Chinese Export Porcelain – Plate, 9" diameter, circa 1760
Iconic animal images such as the dog Nipper in the original RCA "His Master's Voice" logo and the World Wildlife Fund's panda are distant cousins of similar symbols used 300 years ago.
The mahout and his pachyderm exemplify how historical themes revolve. Centuries ago, Britain solidified its world trade dominance, adding the Indian subcontinent, as celebrated in this plate created by Chinese craftsmen, probably for families of British merchants in India.
In 1757, after the British victory at Plassey, the East India Company found itself ruling over the country. Warren Hastings (1732-1818), the first Governor-General of Bengal (1773-1785), introduced British rule and tried to acquaint Great Britain with India's culture. The value of elephants in local culture, evident in iconic images of them used throughout history in India's art, is celebrated in these porcelains.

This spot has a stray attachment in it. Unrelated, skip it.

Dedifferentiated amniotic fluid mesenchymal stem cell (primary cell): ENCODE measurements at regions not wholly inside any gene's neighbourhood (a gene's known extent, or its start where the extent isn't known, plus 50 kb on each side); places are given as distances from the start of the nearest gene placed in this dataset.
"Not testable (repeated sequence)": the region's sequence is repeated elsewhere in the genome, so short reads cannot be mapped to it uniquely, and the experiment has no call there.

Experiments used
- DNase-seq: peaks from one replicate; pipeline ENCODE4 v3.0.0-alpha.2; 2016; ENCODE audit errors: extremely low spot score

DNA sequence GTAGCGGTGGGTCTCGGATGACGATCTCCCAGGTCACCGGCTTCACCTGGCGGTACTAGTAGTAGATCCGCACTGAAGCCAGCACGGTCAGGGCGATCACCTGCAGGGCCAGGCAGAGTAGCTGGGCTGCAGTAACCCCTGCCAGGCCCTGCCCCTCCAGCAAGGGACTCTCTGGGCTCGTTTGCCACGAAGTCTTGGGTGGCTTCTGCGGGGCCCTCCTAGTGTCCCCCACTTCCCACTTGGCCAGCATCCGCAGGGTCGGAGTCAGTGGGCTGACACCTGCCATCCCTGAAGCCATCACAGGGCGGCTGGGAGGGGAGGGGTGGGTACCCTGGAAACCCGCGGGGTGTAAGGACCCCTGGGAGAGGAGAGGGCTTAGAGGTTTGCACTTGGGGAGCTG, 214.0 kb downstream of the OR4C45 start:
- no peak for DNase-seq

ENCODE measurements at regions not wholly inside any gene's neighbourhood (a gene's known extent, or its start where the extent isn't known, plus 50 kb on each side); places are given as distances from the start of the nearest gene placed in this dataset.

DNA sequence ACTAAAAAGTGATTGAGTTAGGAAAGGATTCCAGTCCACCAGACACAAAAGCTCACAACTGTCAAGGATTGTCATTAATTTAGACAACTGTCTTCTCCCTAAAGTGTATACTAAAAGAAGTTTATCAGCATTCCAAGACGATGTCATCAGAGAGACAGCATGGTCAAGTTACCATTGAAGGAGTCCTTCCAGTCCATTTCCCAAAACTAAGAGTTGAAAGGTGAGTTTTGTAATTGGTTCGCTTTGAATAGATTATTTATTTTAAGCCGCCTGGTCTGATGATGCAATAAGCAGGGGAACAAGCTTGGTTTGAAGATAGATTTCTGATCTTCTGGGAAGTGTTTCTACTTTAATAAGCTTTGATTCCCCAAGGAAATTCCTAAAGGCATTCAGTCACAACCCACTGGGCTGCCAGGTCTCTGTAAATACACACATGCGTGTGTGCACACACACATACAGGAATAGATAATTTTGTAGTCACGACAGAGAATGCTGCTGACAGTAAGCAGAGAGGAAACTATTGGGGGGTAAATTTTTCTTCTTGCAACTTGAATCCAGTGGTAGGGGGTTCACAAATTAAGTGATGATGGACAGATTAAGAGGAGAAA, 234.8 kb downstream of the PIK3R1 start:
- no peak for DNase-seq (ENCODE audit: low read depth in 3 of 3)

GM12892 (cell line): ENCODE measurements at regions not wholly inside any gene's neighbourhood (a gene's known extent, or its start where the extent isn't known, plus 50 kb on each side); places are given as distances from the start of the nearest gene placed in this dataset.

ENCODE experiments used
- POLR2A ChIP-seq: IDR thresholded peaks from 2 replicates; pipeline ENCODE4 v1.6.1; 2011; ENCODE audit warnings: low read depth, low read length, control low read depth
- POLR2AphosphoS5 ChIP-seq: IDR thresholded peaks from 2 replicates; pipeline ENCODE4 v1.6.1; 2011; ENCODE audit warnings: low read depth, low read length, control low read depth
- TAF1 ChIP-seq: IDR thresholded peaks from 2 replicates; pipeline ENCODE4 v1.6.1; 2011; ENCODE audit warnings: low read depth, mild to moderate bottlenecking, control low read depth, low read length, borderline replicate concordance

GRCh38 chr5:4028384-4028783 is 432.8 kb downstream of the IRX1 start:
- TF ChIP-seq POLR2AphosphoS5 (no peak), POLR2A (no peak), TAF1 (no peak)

Three services of Chinese export porcelain were made with variations of the design. Most are decorated in opaque enamels, with the most prominent a thick opaque white enamel (biano sopra biano).
Christiaan J. A. Jorg, Chinese Porcelain in the Collection of the Rijksmuseum Amsterdam, The Ming and Qing Dynasties, The Rijksmuseum, 1997, 296, plate 348.
Rose Kerr, Luisa Mengoni, Ming Wilson, Chinese Export Ceramics V&A Publishing 2011, 114, plate 165.
Thomas V. Litzenburg Jr., Chinese Export Porcelain in the Reeves Center Collection at Washington and Lee University, London 2003, 67, plate 50.